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It could soon become the norm for women to be the main breadwinner and men to be the main carers to their children, according to the chief executive of the Universities and Colleges Admissions Service.
Giving the Elizabeth Johnson memorial lecture at the Institute of Physics, Mary Curnock Cook said that statistics show women are consistently coming out of university with higher grades than men and that this is already feeding through into higher median hourly pay for women under 29.
She says: “This is a particularly interesting point because if, in their mid -twenties, women are earning more than men, this opens the possibility that we could see a tipping point at which it becomes more the norm for women, as the higher earners in a family, to return to full-time work, leaving their menfolk to play the part of main carer for children in the family. And that could have a profound effect on the representation of women in senior roles and their pay rates across the spectrum. I can certainly say that I see this more and more frequently amongst young female professional colleagues at work.”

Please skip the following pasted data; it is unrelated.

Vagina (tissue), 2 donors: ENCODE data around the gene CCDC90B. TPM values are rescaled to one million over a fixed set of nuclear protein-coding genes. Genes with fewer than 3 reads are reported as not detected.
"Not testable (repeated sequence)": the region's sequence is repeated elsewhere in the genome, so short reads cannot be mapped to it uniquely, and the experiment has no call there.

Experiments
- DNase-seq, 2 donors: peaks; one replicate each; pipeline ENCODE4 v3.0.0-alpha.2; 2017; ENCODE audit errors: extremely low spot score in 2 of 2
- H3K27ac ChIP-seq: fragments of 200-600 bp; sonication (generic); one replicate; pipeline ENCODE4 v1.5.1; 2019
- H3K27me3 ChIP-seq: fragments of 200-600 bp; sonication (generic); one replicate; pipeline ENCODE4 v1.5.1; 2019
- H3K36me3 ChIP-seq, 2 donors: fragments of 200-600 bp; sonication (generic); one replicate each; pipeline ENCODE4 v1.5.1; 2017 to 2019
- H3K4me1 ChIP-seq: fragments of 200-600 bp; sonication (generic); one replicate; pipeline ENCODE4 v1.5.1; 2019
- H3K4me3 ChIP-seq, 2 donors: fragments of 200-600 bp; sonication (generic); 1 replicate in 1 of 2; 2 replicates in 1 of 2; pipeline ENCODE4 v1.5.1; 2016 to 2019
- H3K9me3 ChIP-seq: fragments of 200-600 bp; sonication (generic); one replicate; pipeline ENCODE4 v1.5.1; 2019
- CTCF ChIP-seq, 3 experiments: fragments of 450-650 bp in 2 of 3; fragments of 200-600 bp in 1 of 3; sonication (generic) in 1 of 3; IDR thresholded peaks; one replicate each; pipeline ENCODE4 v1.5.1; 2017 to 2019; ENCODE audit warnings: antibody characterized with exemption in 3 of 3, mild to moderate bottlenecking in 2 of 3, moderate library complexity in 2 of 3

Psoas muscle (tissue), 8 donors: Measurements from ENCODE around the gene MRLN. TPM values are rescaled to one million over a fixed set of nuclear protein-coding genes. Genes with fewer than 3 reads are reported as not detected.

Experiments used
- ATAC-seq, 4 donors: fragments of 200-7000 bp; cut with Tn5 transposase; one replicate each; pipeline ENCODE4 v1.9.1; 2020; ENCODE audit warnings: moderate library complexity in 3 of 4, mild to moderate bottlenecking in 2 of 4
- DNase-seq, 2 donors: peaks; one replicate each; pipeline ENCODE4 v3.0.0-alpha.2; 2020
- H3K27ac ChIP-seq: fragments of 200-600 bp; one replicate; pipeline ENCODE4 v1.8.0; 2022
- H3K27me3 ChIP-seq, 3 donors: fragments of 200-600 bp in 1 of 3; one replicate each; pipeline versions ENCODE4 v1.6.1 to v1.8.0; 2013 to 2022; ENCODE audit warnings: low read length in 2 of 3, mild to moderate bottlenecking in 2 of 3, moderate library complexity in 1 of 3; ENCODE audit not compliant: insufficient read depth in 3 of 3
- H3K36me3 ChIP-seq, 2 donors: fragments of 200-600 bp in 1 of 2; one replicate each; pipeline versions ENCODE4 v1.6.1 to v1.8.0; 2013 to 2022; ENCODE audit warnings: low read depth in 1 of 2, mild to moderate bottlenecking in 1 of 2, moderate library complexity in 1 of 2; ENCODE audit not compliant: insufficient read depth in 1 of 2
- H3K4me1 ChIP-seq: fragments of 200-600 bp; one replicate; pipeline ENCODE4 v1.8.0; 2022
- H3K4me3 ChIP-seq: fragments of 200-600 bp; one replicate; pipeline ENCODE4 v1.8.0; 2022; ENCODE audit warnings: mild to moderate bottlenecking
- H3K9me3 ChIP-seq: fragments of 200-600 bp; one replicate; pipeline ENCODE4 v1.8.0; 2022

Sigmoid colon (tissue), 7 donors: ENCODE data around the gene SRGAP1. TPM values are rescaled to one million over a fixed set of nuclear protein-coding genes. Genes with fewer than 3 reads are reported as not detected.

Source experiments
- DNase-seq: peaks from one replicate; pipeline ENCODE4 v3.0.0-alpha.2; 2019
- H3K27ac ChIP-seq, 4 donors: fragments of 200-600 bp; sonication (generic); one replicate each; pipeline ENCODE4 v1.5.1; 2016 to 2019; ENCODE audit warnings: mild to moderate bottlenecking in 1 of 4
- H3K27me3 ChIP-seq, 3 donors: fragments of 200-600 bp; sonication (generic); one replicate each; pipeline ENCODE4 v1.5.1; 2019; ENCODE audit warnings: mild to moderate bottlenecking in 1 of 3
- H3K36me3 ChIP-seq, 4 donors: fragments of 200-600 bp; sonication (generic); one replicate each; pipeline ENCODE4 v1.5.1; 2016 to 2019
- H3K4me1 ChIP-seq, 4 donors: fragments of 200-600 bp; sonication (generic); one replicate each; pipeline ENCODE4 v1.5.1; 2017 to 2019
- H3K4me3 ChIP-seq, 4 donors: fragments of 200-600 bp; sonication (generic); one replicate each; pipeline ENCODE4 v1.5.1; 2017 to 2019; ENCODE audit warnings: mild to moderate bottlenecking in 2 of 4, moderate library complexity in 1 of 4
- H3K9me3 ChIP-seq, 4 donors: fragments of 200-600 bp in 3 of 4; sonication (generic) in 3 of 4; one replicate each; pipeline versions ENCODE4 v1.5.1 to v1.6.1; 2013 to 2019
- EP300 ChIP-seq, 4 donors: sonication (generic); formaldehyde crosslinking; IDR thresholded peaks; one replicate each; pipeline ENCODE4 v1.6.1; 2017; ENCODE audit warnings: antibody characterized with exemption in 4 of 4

She says girls are doing better than boys through primary and secondary school, but that the gap narrows at higher levels of achievement. She calls for more investigation into the reasons for this and the fact that boys are more likely to be admitted to university despite girls outperforming them.
She concludes: “The gender pay gap may take a generation to close as higher female participation and achievement in education feeds through to the senior workforce.”